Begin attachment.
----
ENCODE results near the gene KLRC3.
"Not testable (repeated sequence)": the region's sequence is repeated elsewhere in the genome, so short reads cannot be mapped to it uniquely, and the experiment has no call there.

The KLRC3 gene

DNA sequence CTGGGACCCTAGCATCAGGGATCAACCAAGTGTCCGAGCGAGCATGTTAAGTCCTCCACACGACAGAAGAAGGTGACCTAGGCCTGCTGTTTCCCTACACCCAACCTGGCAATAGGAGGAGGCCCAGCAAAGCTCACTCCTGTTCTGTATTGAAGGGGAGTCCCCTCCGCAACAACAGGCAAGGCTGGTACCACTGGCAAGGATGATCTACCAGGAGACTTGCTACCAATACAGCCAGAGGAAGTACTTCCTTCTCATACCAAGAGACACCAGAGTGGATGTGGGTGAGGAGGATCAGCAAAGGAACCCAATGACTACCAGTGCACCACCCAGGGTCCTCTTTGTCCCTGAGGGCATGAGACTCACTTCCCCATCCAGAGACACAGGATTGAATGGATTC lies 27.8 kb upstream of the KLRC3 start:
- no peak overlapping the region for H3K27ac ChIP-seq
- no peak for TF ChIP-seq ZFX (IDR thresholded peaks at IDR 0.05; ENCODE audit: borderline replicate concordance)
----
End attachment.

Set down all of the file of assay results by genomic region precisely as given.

ENCODE results near the gene KLRC3.
"Not testable (repeated sequence)": the region's sequence is repeated elsewhere in the genome, so short reads cannot be mapped to it uniquely, and the experiment has no call there.

The KLRC3 gene

DNA sequence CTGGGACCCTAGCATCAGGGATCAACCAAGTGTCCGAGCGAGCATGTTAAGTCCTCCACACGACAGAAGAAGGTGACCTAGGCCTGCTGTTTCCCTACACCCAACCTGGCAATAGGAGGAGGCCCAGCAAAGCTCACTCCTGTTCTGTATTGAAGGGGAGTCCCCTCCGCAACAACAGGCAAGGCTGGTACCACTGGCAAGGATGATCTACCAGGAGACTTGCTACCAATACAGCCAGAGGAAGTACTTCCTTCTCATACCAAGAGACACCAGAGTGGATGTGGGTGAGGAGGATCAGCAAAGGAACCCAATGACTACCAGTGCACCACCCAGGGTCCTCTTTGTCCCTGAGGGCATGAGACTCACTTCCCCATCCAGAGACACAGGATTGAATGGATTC lies 27.8 kb upstream of the KLRC3 start:
- no peak overlapping the region for H3K27ac ChIP-seq
- no peak for TF ChIP-seq ZFX (IDR thresholded peaks at IDR 0.05; ENCODE audit: borderline replicate concordance)